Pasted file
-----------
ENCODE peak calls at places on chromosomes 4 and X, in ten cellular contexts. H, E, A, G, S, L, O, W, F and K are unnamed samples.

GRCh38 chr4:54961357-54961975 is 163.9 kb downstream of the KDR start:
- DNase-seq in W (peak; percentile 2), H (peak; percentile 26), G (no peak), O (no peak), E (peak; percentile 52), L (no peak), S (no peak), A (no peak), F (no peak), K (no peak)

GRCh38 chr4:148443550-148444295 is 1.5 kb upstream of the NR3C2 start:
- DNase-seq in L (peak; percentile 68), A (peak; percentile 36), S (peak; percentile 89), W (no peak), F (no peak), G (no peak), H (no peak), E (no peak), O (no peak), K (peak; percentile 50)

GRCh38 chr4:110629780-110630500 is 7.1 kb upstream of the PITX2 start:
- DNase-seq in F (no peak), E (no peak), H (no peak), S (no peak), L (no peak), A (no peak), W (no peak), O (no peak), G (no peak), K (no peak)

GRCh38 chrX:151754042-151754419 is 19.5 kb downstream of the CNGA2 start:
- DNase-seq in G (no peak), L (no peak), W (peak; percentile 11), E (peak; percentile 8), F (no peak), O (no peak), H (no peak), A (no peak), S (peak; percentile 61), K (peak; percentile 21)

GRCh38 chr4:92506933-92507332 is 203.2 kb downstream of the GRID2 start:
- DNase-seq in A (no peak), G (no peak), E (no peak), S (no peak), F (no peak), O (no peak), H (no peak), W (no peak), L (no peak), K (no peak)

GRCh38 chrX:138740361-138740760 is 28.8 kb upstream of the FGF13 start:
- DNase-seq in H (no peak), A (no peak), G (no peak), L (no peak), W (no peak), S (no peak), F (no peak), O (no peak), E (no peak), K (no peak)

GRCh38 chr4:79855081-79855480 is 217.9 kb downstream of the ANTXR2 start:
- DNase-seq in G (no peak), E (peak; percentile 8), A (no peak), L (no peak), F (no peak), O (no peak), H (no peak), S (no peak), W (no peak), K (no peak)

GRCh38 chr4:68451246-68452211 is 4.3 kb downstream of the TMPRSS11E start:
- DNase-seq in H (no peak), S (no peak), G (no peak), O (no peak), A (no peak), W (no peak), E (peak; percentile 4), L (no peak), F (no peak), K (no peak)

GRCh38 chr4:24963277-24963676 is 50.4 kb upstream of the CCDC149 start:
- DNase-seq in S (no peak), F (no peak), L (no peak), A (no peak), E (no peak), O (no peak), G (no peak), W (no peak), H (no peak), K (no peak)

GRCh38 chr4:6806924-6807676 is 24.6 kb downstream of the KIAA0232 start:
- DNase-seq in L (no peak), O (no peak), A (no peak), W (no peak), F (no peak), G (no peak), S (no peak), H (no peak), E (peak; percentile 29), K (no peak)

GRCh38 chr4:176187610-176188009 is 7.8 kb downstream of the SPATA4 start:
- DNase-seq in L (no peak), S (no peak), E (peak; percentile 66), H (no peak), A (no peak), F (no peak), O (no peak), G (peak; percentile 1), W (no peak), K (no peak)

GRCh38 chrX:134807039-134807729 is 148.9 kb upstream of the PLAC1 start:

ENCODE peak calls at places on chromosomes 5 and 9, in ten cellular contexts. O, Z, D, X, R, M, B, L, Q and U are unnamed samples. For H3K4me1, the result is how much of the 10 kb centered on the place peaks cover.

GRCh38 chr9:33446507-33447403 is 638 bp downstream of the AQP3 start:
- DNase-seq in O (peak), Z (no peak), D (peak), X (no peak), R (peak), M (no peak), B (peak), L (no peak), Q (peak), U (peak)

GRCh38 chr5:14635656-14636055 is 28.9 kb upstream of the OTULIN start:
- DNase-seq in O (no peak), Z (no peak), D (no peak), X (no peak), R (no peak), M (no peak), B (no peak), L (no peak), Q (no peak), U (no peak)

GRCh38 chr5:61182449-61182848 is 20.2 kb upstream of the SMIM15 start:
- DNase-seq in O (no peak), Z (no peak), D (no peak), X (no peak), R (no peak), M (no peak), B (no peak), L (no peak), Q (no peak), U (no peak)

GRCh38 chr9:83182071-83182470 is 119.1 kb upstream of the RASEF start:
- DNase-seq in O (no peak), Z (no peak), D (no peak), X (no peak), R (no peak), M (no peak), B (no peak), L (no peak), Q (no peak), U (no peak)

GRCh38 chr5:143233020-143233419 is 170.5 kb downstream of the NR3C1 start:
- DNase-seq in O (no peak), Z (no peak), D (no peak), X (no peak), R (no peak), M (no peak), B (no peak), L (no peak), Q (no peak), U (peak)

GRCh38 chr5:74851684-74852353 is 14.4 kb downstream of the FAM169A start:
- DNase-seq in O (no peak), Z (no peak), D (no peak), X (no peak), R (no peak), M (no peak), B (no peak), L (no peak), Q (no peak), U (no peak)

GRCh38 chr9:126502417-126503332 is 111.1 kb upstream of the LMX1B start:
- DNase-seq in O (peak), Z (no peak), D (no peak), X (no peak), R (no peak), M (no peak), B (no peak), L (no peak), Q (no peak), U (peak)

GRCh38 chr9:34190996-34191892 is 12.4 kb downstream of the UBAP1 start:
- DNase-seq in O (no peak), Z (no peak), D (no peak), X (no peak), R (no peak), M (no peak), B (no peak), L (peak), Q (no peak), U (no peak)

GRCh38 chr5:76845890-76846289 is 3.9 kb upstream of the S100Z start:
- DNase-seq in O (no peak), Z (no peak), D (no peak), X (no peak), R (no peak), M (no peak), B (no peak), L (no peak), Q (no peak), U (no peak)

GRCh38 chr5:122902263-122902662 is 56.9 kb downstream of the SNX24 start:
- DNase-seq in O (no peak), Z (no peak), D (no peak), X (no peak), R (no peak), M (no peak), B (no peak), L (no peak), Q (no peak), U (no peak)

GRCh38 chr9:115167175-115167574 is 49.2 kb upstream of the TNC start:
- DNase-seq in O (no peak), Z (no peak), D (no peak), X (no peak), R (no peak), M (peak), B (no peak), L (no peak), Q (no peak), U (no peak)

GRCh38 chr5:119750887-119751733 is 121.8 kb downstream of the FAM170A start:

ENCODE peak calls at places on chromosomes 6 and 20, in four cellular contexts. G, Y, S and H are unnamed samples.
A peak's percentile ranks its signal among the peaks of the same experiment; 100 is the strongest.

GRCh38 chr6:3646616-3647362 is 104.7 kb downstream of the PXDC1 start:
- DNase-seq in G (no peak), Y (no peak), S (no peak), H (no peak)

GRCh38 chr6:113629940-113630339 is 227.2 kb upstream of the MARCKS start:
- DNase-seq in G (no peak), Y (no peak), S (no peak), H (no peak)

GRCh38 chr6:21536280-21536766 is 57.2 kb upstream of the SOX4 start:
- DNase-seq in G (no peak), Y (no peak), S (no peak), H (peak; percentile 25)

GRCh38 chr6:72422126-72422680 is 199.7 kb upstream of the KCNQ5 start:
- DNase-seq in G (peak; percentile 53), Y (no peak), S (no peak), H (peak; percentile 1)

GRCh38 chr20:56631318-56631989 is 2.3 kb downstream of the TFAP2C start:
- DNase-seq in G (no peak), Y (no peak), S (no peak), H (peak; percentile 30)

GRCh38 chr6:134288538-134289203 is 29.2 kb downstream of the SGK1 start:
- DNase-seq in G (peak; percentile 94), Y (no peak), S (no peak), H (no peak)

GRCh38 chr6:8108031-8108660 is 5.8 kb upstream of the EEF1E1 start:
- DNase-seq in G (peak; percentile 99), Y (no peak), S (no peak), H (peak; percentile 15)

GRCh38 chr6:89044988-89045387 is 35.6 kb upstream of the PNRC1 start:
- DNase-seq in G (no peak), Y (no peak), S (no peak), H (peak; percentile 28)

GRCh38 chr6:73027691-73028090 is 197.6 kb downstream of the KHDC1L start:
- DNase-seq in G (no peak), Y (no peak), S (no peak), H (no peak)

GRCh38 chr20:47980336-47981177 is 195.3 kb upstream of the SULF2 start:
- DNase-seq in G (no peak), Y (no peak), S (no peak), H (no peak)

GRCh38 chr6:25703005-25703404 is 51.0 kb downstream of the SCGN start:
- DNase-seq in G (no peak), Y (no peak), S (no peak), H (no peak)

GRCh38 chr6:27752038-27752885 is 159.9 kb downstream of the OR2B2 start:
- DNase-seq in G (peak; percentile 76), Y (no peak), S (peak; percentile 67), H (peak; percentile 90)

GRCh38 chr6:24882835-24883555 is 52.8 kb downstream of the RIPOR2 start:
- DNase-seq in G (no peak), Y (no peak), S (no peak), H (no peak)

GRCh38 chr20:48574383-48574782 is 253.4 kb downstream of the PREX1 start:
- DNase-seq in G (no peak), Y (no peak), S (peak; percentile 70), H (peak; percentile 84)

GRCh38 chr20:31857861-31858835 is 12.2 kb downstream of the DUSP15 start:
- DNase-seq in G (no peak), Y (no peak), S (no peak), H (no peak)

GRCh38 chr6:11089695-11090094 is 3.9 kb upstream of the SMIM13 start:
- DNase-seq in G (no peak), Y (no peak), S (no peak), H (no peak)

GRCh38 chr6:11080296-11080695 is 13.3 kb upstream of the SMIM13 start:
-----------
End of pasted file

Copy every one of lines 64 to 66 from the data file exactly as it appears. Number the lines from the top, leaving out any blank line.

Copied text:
- DNase-seq in G (peak; percentile 99), Y (no peak), S (no peak), H (peak; percentile 15)

GRCh38 chr6:89044988-89045387 is 35.6 kb upstream of the PNRC1 start:
- DNase-seq in G (no peak), Y (no peak), S (no peak), H (peak; percentile 28)